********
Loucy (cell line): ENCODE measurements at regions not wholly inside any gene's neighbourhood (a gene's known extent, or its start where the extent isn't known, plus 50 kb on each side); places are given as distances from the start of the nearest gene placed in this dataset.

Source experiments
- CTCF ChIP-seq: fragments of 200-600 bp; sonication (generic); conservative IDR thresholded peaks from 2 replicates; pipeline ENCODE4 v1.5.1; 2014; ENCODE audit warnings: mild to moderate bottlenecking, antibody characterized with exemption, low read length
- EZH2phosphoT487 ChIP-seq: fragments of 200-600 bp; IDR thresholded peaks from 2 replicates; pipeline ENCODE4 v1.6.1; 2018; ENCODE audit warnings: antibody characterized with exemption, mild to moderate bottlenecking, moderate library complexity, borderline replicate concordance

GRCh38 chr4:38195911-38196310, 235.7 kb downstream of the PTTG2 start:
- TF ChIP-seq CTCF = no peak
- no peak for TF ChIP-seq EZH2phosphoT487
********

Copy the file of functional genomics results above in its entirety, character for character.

Loucy (cell line): ENCODE measurements at regions not wholly inside any gene's neighbourhood (a gene's known extent, or its start where the extent isn't known, plus 50 kb on each side); places are given as distances from the start of the nearest gene placed in this dataset.

Source experiments
- CTCF ChIP-seq: fragments of 200-600 bp; sonication (generic); conservative IDR thresholded peaks from 2 replicates; pipeline ENCODE4 v1.5.1; 2014; ENCODE audit warnings: mild to moderate bottlenecking, antibody characterized with exemption, low read length
- EZH2phosphoT487 ChIP-seq: fragments of 200-600 bp; IDR thresholded peaks from 2 replicates; pipeline ENCODE4 v1.6.1; 2018; ENCODE audit warnings: antibody characterized with exemption, mild to moderate bottlenecking, moderate library complexity, borderline replicate concordance

GRCh38 chr4:38195911-38196310, 235.7 kb downstream of the PTTG2 start:
- TF ChIP-seq CTCF = no peak
- no peak for TF ChIP-seq EZH2phosphoT487